Cardiothoracic robotic assisted surgery in times of COVID-19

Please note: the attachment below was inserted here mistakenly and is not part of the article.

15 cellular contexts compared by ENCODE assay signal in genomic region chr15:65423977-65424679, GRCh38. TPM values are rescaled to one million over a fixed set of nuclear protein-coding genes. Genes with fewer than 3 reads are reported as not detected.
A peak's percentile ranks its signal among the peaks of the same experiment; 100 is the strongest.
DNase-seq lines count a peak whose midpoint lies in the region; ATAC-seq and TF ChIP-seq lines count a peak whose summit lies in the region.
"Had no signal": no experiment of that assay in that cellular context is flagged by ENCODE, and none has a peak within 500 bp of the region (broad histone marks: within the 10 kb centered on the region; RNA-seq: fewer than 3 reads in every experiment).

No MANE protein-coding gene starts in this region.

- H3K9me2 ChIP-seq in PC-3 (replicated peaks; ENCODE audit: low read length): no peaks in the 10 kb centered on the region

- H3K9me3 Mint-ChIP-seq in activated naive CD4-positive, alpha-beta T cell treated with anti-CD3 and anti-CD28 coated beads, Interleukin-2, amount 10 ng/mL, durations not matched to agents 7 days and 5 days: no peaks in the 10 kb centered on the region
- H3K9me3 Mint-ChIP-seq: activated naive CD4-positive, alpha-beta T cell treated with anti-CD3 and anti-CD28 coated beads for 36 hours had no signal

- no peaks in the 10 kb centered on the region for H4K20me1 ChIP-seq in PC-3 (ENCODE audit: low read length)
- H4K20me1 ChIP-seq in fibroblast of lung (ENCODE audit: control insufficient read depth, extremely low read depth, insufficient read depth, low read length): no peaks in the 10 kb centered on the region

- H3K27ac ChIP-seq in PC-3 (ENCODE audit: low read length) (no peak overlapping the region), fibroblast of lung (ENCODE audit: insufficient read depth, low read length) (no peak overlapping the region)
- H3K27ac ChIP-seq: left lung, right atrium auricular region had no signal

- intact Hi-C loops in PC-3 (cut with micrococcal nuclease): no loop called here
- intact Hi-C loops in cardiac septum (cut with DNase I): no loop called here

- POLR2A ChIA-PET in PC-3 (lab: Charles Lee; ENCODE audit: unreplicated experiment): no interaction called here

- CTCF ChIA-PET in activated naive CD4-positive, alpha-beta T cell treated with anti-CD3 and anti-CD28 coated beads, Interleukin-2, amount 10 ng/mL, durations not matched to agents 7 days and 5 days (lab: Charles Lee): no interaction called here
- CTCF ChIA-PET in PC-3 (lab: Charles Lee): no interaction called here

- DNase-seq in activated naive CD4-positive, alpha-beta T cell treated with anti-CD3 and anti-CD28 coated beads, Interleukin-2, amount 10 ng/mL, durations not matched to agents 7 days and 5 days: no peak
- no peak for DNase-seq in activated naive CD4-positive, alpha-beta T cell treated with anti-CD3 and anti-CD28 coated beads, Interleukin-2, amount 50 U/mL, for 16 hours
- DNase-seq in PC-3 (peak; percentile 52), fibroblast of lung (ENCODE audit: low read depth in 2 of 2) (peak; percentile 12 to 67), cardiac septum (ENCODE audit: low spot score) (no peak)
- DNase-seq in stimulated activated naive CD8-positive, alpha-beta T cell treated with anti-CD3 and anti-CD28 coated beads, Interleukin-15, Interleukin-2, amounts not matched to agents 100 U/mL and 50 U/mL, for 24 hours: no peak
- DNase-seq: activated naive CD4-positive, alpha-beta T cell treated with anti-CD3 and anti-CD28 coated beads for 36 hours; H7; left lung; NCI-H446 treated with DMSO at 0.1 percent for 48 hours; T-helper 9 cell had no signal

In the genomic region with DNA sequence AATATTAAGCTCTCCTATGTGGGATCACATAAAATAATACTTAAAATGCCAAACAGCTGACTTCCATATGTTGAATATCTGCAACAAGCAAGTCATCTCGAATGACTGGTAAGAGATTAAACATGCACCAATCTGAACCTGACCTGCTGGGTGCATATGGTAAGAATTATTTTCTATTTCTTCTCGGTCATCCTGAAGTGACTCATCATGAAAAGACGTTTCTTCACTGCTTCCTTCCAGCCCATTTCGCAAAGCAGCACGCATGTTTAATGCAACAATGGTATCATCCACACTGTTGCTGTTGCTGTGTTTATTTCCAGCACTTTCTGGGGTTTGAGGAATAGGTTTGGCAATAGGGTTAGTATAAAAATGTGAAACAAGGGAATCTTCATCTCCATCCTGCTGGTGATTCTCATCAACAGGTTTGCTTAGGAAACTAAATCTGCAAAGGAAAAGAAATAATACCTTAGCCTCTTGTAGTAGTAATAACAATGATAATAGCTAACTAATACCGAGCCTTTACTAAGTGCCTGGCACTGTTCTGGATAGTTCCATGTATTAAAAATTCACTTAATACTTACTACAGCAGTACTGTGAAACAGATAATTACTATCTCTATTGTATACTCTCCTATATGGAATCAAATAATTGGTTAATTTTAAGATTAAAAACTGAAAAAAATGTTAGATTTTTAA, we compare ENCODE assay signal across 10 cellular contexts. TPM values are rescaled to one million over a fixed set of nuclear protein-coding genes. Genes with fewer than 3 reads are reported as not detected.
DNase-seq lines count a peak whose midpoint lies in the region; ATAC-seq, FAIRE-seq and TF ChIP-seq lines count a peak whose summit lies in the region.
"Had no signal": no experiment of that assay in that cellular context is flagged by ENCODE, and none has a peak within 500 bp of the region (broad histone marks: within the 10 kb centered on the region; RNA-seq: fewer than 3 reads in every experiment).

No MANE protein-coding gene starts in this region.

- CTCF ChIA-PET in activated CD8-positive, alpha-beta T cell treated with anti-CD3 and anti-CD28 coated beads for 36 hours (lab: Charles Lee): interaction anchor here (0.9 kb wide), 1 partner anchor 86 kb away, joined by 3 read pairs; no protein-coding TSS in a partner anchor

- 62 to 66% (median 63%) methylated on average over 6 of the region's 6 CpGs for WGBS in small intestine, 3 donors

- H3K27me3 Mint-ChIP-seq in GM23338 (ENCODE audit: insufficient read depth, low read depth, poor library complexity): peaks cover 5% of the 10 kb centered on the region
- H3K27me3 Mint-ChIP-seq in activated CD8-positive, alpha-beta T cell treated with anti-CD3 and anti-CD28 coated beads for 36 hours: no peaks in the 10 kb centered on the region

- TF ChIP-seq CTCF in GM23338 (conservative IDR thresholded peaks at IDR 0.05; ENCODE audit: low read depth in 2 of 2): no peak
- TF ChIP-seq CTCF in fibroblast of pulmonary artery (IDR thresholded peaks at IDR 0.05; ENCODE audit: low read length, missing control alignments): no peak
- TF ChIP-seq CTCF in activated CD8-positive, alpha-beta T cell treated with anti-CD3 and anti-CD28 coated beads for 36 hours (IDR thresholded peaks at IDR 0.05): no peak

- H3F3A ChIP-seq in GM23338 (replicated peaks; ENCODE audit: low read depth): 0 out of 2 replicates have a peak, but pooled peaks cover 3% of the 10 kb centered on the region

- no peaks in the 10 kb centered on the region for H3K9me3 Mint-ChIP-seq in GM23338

The coronavirus disease 2019 (COVID-19) pandemic poses an immense threat to healthcare systems worldwide. At a time when elective surgeries are being suspended and questions are being raised about how the remaining procedures on COVID-19 positive patients can be performed safely, it is important to consider the potential role of robotic assisted surgery within the current pandemic. Recently, several robotic assisted surgery societies have issued their recommendations. To date, however, no specific recommendations are available for cardiothoracic robotic assisted surgery in COVID-19 positive patients. It is suggested that robotic assisted surgery might have various advantages such as early recovery after surgery, shorter hospital stay, and reduced loss of blood and fluids as well as smaller incisions. However, electrosurgical and ultrasonic devices, as well as CO2 insufflation should be managed with caution to prevent the risk of aerosolization of viral particles. It has to be noted that most guidelines recommend to suspend all elective procedures, first to create capacity for the care of victims of the pandemic but second to prevent exacerbation of the cytokine storm associated with COVID-19 infection. As all surgical procedures induce a considerable amount of inflammation, this should always be weighed against the benefits of timely intervention. As pointed out by ERUS and AAGL, electrosurgical and ultrasonic devices can produce large amounts of smoke. To decrease the production of surgical smoke, the power setting of the electrocautery should, therefore, be as low as possible and long dissecting times at the same spot should be avoided. Furthermore, it has been demonstrated that 10 min of electrocautery creates smoke with higher particle concentrations during laparoscopic surgery when compared to open surgery. Moreover, the increased intracavitary pressures associated with pneumoperitoneum might represent an additional risk for aerosolization of viral particles with potential exposure of the operating staff. Because similar principles are applied for CO2 insufflation of the thorax, it is important to also be aware of this theoretical risk of viral spread in cardiothoracic RAS. Finally, general measures recommended by surgical societies such as personal protective equipment, optimal patient selection, and limitation of operating room staff evidently remain applicable in RAS and should be adhered to strictly. To read more-


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